If you’re looking for commercial bankability, Josh Baulf has a lot going for him, coming across as a cross between Micky Flanagan and Russell Howard. He has the former’s non-nonsense, geezerish London charm, especially when talking about his love of a Groupon and his girlfriend’s drunken behaviour, obsessed with chicken nuggets. And he has flicks of Howard’s upbeat, whimsically absurd storytelling, not least of when he imagines a forerunner of moped muggers, bag-snatching on their penny-farthings. With a sparky energy, he feels club-ready already.

Barney Iley is the polar opposite, wilfully awkward and difficult, appearing to hold the audience in diffident contempt. His influences are more Paul Foot, with whom he shares some vocal cadences, and Stewart Lee, from whom he’s taken some arrogance, if not entirely earned.

Sometimes this pays off, such as when he delivers the usually positive ’give us a cheer if you’re from London’ with a tone of grinding futility. But sometimes he doesn’t have the clarity to push through the confronting material. For does he he hate living in London or outside it? We’re not sure, even though he tried to make a distinction.  Truth is he’s probably such a misanthrope everywhere will vex him.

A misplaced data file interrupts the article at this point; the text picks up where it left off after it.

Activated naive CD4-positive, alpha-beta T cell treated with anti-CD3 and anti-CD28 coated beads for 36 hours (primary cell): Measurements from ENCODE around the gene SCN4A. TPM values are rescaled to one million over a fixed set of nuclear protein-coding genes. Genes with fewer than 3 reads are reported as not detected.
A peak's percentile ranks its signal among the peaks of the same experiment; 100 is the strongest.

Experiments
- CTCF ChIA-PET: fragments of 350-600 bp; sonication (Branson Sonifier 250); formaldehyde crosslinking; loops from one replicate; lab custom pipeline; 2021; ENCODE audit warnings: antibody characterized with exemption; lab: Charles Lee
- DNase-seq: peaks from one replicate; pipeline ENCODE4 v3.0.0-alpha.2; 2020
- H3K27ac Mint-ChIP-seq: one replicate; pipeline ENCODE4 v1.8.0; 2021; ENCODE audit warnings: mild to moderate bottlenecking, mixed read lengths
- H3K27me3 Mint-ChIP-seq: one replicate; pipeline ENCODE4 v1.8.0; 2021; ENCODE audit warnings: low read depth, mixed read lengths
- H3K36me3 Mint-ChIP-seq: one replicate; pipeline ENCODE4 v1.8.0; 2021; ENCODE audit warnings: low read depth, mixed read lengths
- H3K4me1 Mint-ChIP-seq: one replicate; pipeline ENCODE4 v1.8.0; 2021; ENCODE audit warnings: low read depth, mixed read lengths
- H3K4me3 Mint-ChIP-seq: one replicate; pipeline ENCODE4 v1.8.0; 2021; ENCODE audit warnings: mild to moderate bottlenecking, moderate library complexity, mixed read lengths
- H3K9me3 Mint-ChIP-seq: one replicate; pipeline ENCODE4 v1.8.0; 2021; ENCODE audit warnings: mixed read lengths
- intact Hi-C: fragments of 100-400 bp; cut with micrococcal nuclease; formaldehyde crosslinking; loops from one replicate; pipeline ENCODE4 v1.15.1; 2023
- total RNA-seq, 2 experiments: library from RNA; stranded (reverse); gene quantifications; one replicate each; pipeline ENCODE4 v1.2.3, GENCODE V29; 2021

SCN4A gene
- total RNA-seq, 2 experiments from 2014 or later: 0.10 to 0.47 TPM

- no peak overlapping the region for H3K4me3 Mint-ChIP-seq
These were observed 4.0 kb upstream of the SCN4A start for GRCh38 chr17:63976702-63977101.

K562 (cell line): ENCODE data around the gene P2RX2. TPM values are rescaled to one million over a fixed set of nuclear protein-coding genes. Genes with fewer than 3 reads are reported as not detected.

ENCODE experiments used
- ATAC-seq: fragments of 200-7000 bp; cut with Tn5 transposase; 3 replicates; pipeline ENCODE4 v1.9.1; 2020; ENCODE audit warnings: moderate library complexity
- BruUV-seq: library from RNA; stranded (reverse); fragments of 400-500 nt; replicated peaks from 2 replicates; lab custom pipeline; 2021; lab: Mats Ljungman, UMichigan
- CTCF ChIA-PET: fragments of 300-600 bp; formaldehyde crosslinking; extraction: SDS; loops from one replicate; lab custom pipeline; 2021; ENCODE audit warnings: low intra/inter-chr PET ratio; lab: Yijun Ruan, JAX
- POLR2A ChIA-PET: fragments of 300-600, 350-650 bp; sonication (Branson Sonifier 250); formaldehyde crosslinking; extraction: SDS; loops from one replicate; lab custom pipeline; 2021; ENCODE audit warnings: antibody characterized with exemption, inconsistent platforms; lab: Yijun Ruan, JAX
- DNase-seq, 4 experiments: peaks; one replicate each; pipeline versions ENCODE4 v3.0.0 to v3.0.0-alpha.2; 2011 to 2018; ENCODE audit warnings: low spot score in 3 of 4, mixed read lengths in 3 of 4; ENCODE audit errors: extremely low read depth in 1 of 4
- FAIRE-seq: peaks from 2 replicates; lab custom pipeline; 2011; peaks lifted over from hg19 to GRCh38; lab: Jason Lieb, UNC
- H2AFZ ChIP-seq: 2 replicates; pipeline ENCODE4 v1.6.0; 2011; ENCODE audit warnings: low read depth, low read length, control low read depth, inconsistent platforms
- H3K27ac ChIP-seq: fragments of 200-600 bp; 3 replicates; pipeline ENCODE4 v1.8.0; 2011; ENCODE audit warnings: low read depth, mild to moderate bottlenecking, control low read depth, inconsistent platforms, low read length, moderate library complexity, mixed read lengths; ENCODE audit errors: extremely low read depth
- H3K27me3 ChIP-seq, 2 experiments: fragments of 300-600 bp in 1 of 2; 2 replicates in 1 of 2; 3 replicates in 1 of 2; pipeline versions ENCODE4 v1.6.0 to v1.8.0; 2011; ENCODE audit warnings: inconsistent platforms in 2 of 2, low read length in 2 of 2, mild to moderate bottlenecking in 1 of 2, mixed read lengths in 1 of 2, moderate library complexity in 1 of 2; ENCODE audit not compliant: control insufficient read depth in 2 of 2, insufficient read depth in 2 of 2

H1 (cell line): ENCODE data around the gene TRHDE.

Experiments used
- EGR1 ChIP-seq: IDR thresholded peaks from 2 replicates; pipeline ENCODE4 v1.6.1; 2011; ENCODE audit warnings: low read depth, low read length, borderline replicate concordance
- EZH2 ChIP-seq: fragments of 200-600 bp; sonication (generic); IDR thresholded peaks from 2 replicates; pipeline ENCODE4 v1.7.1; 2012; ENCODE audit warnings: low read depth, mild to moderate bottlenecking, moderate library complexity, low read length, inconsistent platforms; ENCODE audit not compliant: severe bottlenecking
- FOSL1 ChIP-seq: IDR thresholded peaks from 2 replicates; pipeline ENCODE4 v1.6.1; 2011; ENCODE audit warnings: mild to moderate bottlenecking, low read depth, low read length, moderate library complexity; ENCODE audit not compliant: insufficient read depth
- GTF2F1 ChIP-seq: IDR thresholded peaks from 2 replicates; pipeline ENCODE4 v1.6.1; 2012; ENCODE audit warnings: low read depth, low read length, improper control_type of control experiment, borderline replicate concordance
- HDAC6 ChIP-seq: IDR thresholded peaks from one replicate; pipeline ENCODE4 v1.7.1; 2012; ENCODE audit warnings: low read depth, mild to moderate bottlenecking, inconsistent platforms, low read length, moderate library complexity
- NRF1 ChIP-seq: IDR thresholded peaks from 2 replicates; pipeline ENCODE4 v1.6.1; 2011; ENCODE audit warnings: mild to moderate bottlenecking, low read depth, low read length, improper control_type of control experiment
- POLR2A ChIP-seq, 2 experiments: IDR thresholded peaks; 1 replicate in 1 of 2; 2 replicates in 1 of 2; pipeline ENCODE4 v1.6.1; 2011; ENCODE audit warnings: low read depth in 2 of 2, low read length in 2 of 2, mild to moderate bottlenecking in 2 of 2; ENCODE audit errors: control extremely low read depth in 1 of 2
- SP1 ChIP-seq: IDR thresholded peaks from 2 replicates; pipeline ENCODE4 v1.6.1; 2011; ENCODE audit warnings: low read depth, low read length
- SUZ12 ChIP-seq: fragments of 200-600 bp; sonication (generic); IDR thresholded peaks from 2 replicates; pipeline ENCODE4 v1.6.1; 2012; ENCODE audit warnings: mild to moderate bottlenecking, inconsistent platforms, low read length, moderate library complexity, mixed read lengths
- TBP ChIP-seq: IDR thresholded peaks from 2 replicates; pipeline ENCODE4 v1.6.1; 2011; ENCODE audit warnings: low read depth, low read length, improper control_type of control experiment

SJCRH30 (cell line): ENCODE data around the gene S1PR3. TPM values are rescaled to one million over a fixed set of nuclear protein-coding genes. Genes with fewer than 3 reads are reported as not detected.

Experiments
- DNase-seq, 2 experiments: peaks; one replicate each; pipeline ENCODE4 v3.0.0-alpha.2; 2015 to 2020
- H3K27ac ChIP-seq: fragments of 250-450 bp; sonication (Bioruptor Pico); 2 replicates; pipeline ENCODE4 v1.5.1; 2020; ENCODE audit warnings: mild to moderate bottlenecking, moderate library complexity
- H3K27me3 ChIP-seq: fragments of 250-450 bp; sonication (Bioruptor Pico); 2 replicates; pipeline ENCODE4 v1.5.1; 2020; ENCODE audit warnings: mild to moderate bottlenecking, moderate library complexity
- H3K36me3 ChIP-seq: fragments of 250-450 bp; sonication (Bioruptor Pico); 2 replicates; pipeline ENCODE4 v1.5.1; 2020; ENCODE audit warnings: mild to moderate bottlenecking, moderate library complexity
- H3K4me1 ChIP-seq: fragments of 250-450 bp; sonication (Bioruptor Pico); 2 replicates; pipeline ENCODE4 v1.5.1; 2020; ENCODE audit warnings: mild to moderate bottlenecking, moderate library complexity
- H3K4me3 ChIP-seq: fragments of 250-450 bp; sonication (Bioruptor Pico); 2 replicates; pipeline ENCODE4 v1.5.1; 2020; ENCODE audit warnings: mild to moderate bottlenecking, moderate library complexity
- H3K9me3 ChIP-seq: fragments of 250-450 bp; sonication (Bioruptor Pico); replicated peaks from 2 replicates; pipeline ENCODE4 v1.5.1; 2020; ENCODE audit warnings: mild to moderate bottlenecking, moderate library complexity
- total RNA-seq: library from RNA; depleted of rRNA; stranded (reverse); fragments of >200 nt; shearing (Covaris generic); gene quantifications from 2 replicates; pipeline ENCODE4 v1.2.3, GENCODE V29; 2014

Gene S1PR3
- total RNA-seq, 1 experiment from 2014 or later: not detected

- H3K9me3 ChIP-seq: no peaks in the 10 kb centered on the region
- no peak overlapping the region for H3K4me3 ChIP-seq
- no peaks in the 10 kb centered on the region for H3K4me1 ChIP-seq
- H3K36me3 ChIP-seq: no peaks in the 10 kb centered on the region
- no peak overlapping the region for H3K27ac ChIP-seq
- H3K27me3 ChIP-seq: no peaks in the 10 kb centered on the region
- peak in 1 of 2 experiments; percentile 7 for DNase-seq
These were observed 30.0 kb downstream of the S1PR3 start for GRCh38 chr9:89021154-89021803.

Hopefully, he can make this grumpiness work better for him – and he wasn’t helped on the night when an audience-led digression forced him to abandon one routine – but at the moment his attitude is more curious than hilarious.

Finally, Maisie Adam, who won the Moose title in Edinburgh, got the biggest laugh of the show with a this-night-only comment about the taller blokes who had been on before her, stealing a bit of her thunder about being a taller woman. Otherwise she starts modestly with a few pat observations about moving from Yorkshire to the achingly right-on Brighton – cue the obligatory vegan joke.

But her strength is her epilepsy. Perhaps only in comedy does that sentence make sense, since her condition has offered her some unique experiences, which she shares with an accomplished air of mateyness– from her eye-rolling firs seizures being mistaken for teenage insouciance to an attack while on the road, flirting with the boys in the car behind. She seems at home on stage, engaging without trying too hard to endear, projecting a naturalness which will stand her in good stead for what’s likely to be a long comedy career.

Review date: 6 Sep 2018